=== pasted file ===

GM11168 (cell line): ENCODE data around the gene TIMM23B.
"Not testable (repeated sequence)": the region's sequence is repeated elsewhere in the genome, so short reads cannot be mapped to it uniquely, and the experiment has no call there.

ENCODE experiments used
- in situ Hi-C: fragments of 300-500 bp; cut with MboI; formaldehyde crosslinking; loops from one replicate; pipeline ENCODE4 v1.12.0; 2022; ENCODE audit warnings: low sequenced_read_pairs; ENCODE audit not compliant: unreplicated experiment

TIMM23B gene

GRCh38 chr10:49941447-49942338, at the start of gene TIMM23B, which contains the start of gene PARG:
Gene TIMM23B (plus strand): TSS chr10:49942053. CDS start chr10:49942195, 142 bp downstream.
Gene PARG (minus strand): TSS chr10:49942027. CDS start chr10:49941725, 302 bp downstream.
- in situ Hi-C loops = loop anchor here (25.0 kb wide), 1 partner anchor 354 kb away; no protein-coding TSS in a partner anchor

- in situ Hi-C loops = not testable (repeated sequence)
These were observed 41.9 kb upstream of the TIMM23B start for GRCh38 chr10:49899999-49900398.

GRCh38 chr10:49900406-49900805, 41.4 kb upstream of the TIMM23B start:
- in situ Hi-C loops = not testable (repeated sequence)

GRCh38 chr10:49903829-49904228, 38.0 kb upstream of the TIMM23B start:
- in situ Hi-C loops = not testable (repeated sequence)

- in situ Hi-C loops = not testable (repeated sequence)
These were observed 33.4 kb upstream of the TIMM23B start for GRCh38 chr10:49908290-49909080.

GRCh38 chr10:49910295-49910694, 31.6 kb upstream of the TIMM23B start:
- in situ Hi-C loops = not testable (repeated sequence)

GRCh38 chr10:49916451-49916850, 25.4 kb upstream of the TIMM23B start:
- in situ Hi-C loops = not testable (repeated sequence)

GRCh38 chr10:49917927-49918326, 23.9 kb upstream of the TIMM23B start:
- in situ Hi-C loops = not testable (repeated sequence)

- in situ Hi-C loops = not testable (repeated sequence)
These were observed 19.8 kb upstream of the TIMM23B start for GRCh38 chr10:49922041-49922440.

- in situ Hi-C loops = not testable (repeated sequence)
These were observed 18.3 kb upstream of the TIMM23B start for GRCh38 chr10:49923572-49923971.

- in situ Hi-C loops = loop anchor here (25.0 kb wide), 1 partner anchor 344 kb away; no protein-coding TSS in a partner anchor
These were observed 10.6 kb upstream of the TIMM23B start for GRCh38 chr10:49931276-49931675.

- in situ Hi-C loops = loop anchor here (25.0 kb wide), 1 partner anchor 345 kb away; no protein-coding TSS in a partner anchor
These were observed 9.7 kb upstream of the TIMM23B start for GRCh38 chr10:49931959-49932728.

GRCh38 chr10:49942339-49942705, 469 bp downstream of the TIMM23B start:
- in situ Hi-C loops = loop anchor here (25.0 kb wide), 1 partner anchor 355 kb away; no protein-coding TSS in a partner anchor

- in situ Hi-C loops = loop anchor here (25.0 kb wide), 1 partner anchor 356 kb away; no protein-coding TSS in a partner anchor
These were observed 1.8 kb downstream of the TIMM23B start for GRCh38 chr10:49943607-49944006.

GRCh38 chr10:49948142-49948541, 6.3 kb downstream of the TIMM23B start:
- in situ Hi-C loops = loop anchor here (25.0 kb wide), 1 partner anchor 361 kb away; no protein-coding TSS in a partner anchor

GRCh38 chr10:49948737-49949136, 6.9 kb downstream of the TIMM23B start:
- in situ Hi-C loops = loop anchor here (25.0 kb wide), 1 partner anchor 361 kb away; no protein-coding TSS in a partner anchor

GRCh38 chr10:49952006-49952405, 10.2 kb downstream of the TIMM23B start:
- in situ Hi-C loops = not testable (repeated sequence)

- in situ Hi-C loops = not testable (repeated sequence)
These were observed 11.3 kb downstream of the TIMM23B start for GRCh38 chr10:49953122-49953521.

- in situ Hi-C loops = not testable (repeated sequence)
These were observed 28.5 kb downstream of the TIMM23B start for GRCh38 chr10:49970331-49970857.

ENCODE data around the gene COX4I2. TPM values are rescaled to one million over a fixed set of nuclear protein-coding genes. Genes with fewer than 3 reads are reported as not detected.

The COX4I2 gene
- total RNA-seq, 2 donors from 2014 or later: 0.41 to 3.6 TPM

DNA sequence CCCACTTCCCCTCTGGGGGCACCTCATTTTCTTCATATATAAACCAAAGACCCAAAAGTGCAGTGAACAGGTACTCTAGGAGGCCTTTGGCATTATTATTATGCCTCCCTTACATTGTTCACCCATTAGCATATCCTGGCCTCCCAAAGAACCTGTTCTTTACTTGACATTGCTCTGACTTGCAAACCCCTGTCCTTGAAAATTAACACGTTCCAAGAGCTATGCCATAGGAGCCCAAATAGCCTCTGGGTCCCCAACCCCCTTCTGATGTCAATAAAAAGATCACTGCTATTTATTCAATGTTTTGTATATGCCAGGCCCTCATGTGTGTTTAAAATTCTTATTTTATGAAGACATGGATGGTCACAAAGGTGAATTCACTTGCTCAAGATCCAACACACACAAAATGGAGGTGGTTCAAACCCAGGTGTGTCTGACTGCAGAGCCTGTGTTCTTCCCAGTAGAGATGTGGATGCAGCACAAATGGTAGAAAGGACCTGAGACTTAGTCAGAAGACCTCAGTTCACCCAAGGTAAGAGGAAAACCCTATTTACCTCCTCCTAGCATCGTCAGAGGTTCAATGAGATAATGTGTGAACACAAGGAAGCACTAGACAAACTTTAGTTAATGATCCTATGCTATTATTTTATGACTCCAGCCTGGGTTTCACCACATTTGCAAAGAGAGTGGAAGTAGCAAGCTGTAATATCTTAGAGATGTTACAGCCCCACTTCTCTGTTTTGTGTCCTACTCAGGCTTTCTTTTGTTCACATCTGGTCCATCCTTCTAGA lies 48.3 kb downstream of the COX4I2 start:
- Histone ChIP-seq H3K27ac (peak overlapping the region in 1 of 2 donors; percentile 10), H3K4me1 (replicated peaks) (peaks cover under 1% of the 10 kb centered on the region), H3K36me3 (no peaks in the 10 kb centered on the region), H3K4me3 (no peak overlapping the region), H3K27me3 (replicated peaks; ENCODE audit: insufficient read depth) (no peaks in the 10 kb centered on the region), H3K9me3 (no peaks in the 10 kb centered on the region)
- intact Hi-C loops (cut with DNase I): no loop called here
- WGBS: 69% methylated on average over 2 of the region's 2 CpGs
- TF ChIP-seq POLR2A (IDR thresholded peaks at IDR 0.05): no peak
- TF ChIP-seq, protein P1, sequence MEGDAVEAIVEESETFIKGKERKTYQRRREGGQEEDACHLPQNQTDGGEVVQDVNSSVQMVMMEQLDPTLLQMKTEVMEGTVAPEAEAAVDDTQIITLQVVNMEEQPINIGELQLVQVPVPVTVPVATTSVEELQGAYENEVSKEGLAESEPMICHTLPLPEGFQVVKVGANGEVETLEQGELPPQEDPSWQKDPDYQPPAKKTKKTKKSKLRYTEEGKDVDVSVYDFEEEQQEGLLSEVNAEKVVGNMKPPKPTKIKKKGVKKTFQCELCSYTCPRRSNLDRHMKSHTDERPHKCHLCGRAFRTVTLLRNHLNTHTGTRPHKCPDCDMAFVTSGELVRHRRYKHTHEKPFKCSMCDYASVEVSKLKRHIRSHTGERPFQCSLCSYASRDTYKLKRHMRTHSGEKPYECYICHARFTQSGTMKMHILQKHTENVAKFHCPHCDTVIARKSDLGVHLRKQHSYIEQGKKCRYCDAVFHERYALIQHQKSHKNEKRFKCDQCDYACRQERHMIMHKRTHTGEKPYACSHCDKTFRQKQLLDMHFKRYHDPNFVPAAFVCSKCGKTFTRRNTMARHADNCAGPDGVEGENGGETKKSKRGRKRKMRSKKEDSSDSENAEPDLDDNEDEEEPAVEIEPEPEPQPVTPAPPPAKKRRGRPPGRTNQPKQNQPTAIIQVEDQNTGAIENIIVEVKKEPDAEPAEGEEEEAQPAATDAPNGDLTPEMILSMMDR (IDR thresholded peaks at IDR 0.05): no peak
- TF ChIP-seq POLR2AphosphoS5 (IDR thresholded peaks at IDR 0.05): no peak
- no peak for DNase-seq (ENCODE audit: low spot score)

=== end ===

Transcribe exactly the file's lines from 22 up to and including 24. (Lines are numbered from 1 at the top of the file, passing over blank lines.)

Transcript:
GRCh38 chr10:49917927-49918326, 23.9 kb upstream of the TIMM23B start:
- in situ Hi-C loops = not testable (repeated sequence)

- in situ Hi-C loops = not testable (repeated sequence)